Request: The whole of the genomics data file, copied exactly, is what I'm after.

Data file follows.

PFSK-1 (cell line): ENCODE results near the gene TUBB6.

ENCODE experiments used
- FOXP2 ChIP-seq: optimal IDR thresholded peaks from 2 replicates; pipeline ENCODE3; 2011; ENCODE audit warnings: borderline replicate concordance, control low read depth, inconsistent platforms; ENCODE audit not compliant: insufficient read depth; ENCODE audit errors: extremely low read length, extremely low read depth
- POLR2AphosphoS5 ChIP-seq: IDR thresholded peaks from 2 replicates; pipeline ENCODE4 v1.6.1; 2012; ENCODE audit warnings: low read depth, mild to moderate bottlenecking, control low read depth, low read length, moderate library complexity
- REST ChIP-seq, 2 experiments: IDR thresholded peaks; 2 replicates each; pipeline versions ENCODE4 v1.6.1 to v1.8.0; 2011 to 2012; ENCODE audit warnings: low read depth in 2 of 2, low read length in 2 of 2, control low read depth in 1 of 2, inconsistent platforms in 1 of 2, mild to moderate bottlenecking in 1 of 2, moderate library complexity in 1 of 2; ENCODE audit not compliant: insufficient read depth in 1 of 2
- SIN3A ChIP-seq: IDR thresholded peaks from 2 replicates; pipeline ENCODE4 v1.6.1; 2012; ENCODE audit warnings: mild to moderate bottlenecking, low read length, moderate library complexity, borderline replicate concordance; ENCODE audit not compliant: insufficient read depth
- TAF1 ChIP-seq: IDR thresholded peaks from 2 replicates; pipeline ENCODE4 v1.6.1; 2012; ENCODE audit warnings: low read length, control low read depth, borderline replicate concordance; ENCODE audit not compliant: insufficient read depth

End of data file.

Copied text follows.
PFSK-1 (cell line): ENCODE results near the gene TUBB6.

ENCODE experiments used
- FOXP2 ChIP-seq: optimal IDR thresholded peaks from 2 replicates; pipeline ENCODE3; 2011; ENCODE audit warnings: borderline replicate concordance, control low read depth, inconsistent platforms; ENCODE audit not compliant: insufficient read depth; ENCODE audit errors: extremely low read length, extremely low read depth
- POLR2AphosphoS5 ChIP-seq: IDR thresholded peaks from 2 replicates; pipeline ENCODE4 v1.6.1; 2012; ENCODE audit warnings: low read depth, mild to moderate bottlenecking, control low read depth, low read length, moderate library complexity
- REST ChIP-seq, 2 experiments: IDR thresholded peaks; 2 replicates each; pipeline versions ENCODE4 v1.6.1 to v1.8.0; 2011 to 2012; ENCODE audit warnings: low read depth in 2 of 2, low read length in 2 of 2, control low read depth in 1 of 2, inconsistent platforms in 1 of 2, mild to moderate bottlenecking in 1 of 2, moderate library complexity in 1 of 2; ENCODE audit not compliant: insufficient read depth in 1 of 2
- SIN3A ChIP-seq: IDR thresholded peaks from 2 replicates; pipeline ENCODE4 v1.6.1; 2012; ENCODE audit warnings: mild to moderate bottlenecking, low read length, moderate library complexity, borderline replicate concordance; ENCODE audit not compliant: insufficient read depth
- TAF1 ChIP-seq: IDR thresholded peaks from 2 replicates; pipeline ENCODE4 v1.6.1; 2012; ENCODE audit warnings: low read length, control low read depth, borderline replicate concordance; ENCODE audit not compliant: insufficient read depth